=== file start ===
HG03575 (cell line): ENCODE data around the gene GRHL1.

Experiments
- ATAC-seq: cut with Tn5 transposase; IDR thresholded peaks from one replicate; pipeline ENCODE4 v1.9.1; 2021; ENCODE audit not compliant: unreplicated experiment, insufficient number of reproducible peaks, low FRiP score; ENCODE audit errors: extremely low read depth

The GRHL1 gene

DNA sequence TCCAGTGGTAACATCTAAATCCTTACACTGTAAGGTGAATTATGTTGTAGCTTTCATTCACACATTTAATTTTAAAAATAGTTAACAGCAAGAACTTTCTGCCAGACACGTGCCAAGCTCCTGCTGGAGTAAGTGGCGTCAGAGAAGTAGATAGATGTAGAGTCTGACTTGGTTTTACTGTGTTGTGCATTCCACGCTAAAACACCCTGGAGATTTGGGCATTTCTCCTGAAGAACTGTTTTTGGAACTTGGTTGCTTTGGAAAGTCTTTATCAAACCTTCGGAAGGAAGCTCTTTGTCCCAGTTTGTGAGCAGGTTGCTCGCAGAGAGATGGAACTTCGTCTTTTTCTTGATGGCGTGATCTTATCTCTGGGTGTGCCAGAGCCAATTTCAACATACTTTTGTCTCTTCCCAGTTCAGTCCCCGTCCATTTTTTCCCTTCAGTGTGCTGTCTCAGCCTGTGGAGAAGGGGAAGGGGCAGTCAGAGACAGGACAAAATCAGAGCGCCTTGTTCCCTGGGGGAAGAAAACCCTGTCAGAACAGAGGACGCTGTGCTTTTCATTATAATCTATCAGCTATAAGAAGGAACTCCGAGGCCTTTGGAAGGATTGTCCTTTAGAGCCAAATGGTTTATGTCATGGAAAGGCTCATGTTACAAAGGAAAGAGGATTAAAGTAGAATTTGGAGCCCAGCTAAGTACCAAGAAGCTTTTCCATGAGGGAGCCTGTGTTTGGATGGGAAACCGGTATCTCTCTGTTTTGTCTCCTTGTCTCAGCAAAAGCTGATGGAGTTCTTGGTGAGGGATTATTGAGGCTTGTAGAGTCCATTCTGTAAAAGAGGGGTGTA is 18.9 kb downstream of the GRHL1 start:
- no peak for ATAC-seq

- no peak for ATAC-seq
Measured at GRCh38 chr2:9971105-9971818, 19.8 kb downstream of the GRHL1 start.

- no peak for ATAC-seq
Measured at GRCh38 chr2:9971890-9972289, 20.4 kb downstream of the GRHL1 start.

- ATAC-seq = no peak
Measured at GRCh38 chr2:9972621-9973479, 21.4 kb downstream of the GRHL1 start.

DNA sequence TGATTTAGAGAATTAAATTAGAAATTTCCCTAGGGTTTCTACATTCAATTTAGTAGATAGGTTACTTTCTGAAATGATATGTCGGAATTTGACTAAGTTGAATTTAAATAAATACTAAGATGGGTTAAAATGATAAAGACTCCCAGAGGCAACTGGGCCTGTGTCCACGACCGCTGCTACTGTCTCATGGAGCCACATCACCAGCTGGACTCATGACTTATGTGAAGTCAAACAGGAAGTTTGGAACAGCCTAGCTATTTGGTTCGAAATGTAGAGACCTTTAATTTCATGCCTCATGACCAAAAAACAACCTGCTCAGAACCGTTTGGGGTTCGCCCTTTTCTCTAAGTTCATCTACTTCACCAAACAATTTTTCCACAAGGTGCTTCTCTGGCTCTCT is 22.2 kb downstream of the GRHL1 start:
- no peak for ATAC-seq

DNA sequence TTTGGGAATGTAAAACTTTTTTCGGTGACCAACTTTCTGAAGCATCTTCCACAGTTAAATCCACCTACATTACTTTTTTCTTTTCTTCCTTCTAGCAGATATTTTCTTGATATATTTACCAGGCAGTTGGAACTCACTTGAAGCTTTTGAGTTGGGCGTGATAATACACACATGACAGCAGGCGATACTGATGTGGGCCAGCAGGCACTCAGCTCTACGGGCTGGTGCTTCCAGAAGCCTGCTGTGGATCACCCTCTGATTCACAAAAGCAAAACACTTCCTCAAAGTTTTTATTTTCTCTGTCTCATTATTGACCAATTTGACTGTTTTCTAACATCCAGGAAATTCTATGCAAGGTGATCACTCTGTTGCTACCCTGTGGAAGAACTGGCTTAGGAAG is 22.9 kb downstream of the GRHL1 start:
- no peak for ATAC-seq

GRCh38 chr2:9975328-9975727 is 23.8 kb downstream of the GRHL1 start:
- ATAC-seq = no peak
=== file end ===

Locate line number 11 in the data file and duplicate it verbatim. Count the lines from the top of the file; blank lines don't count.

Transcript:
- ATAC-seq = no peak